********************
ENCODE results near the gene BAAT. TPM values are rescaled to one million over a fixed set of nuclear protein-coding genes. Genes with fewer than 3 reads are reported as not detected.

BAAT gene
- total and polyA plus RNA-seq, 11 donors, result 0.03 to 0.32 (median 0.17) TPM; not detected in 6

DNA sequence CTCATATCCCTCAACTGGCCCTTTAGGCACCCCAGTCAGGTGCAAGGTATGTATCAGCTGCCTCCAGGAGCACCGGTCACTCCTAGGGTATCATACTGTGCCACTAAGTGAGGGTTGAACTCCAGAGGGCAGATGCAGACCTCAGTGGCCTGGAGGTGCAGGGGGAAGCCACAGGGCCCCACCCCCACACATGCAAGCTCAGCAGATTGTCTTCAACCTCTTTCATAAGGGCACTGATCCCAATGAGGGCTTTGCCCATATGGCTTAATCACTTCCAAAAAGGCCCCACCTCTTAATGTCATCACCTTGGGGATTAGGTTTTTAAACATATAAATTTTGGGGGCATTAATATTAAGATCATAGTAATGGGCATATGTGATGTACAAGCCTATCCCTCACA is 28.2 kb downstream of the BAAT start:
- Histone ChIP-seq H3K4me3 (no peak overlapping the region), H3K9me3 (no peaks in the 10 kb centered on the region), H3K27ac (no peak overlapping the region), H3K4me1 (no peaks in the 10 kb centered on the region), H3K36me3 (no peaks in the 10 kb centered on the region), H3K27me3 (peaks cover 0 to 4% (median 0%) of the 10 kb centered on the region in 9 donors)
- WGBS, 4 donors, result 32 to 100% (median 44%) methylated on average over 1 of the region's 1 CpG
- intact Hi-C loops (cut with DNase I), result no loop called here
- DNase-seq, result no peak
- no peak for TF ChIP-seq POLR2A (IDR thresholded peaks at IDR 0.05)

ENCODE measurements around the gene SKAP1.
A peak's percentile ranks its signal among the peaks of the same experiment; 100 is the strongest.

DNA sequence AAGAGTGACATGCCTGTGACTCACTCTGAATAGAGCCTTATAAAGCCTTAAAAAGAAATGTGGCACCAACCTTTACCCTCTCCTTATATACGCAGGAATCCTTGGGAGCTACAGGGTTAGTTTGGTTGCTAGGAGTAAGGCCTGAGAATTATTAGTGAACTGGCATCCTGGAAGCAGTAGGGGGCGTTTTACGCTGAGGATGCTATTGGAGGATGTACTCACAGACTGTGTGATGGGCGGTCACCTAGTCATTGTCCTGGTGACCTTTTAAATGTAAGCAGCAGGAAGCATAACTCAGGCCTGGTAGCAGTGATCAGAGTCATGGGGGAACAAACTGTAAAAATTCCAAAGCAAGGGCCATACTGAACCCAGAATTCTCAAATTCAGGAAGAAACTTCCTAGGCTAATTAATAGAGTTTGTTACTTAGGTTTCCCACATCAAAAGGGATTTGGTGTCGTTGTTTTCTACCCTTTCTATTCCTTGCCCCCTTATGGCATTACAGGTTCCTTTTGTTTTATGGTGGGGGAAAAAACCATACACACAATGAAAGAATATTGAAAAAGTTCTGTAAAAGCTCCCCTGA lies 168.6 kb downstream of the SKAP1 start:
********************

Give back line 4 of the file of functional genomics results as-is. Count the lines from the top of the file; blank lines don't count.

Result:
DNA sequence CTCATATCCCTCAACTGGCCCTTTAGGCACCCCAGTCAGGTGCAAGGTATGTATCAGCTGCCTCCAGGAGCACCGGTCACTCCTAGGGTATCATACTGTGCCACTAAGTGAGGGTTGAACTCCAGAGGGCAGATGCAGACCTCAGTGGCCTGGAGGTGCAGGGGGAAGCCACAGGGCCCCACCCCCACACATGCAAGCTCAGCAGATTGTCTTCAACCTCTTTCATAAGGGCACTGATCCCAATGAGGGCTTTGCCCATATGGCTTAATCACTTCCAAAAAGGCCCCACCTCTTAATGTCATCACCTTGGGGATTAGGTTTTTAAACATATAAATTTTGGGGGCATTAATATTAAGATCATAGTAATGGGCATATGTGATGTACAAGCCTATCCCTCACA is 28.2 kb downstream of the BAAT start: